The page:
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Roger De Hoveden
The Annals vol.2., From A.D. 1180 To A.D. 1201.


Sir John Froissart's Chronicles of England, France, Spain and the Ajoining Countries from the latter part of the reign of Edward II to the coronation of Henry IV in 12 volumes 

Chronicles of Enguerrand De Monstrelet (Sir John Froissart's Chronicles continuation) in 13 volumes 

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Roger De Hoveden
The Annals vol.2., From A.D. 1180 To A.D. 1201.
page 343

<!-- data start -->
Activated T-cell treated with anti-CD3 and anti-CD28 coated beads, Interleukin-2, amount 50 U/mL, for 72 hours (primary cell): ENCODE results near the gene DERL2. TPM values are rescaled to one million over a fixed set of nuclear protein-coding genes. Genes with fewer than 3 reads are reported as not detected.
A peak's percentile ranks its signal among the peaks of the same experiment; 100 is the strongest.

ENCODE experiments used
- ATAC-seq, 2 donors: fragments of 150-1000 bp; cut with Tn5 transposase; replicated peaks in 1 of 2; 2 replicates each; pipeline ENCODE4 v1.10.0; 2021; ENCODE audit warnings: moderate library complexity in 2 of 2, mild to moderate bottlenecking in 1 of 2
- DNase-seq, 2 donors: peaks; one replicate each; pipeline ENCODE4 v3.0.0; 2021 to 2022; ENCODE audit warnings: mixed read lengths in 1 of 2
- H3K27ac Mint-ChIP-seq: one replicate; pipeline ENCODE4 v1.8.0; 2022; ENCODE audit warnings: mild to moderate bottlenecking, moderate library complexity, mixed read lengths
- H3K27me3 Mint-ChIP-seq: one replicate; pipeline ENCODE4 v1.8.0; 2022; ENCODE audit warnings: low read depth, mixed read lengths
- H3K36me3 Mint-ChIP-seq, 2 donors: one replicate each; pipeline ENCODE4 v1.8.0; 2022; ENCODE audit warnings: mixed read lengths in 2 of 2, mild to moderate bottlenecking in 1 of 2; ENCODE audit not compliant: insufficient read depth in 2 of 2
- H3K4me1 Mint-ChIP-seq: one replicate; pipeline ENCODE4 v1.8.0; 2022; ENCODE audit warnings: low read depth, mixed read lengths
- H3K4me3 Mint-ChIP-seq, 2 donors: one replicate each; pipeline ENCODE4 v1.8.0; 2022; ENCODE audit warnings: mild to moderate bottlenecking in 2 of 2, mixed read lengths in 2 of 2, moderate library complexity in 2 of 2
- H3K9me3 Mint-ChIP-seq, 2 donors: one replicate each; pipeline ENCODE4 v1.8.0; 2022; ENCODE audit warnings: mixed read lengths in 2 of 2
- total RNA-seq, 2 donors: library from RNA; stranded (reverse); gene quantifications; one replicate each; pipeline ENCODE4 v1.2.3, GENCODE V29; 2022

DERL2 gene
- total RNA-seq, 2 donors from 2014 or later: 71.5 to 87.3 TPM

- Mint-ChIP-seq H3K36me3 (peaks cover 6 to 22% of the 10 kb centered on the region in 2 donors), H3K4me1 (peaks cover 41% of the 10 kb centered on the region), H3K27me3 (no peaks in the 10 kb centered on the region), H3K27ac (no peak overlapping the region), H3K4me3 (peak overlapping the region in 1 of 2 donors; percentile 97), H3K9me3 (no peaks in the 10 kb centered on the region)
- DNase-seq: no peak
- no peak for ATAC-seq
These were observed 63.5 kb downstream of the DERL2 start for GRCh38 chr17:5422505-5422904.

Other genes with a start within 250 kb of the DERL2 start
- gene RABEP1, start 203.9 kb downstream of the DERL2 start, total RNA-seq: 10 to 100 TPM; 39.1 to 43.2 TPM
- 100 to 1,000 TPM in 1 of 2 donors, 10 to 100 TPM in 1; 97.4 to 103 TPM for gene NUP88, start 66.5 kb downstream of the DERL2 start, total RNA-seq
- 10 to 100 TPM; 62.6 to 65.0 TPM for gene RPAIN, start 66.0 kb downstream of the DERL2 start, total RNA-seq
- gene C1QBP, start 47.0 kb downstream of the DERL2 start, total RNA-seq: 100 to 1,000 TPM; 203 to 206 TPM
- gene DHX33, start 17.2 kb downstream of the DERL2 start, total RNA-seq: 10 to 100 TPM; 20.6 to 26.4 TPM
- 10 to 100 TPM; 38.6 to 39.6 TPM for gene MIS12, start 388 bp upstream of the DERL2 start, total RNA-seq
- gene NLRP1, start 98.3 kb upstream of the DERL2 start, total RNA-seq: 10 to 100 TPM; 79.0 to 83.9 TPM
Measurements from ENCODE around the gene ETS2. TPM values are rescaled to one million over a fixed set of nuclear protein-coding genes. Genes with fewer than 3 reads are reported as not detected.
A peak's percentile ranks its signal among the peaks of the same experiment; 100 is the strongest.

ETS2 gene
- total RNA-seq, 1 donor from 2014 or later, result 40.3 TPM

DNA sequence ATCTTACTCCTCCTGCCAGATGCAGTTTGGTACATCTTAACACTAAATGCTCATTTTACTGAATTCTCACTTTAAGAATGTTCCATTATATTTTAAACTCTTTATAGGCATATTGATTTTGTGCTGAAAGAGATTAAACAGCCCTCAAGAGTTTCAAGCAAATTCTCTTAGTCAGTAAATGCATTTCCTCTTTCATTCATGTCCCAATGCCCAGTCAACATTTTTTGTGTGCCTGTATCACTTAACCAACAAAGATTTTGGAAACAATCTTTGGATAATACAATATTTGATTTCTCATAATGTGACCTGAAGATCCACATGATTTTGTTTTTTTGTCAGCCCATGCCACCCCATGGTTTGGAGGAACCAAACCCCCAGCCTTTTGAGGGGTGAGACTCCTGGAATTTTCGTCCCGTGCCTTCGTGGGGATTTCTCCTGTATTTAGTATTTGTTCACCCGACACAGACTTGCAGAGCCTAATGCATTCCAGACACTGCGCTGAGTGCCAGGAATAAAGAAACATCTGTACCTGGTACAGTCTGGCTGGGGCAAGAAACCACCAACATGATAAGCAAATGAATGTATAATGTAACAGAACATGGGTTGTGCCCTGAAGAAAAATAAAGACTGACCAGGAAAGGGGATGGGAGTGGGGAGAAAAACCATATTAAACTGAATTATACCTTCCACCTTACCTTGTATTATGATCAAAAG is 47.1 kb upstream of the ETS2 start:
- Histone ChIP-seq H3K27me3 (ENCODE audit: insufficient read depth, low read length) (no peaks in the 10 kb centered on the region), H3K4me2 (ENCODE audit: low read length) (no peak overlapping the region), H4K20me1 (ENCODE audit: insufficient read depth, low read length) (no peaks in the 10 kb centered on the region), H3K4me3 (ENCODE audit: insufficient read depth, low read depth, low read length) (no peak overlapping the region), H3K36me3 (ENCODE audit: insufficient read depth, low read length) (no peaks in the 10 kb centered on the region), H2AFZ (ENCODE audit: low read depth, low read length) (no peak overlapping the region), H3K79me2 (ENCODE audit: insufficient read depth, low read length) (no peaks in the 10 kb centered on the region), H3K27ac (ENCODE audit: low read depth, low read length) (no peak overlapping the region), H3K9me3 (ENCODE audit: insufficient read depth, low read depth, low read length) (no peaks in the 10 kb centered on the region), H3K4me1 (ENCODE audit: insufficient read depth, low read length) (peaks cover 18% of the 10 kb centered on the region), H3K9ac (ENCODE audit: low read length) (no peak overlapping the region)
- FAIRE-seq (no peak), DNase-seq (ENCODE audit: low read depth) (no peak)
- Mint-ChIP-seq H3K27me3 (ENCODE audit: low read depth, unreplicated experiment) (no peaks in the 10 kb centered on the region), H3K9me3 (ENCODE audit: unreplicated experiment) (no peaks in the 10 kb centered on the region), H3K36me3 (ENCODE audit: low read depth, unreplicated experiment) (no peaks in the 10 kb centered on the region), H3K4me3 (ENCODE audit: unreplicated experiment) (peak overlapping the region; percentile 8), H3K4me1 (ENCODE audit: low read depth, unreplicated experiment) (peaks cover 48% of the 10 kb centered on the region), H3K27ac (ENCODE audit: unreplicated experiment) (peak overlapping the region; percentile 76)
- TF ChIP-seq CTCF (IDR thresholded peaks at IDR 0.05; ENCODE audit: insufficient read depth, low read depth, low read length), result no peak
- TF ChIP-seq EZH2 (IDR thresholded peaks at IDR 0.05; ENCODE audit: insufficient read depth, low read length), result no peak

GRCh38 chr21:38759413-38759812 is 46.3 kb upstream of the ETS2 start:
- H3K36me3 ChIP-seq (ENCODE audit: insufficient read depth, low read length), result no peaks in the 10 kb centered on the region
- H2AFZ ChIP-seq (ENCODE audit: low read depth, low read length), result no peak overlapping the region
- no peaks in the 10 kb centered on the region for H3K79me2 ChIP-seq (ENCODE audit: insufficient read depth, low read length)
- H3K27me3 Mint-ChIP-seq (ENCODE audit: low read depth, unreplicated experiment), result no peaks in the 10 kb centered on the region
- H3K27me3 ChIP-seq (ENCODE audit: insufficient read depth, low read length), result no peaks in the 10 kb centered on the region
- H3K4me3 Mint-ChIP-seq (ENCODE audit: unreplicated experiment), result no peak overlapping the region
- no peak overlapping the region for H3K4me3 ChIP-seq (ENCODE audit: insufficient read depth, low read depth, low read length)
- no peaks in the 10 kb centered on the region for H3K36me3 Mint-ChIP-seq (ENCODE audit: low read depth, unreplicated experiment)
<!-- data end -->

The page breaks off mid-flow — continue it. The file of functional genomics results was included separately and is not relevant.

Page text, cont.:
the bishops, Martin of Bergen, Eric of Stavangre, Thore of Burgunde,24 and Absalom, being present and assenting thereto. On the same day, when the said S were, the king and priest, was dining in regal state with the bishops and principal men of his kingdom, he caused the head of Siward, the son of Adestan, the former king of Norway, to be cut off, and to be brought before him and his guests, as they sat at table. It is worthy of remark that this Swere Birkebain conquered fifteen kings in fifteen naval battles, and slew them, with all their followers, before he was able to secure the crown ; their names were as follows,—king Magnus, king Borgher, king Siward, king Ordus, king Guthrum, king John Cuvelung, king Belue, king Zether, and six others, with the above Siward, son of Adestan. It also deserves to be known, that it is the custom of the kingdom of Norway to the present day that every one who is known to be the son of any king of Norway, although illegitimate, and the issue of a bondwoman, has equal right to lay claim to the kingdom of Norway with the son of a king legally married, and being the son of a free woman ; the consequence of which is, that there are battles going on between them without ceasing, until one of them is conquered and slain. The same year, a little before the feast of Saint Michael, there came to York, Hamo, prœcentor of the church of York, Geoffrey de Muschamp, archdeacon of Cleveland, and Master William Testard, archdeacon of Nottingham, who had gone to Borne with Master Simon of Apulia, and Ralph, the archdeacon of the West Riding, relative to the injuries which Geoffrey, archbishop of York, had inflicted on them and their fellow-canons, he having excommunicated thorn and all who held communion with them, and, on their appeal to the Supreme Pontiff, laid an interdict on their churches. They also brought with them letters of absolution both from the excommunication and the ' interdict, and letters for the restitution of what had been taken from them ; undertaking the execution of which at the mandate of pope Celestinus, Hugh, bishop of Durham, came to York, and on Saint Michael's day celebrated mass in the mother church there, declaring before the clergy and the people, that the sentence which Geoffrey, archbishop of York, had pronounced upon his canons and those holding communion with them was null and void. 5 1 Perhaps meaning Alborg.

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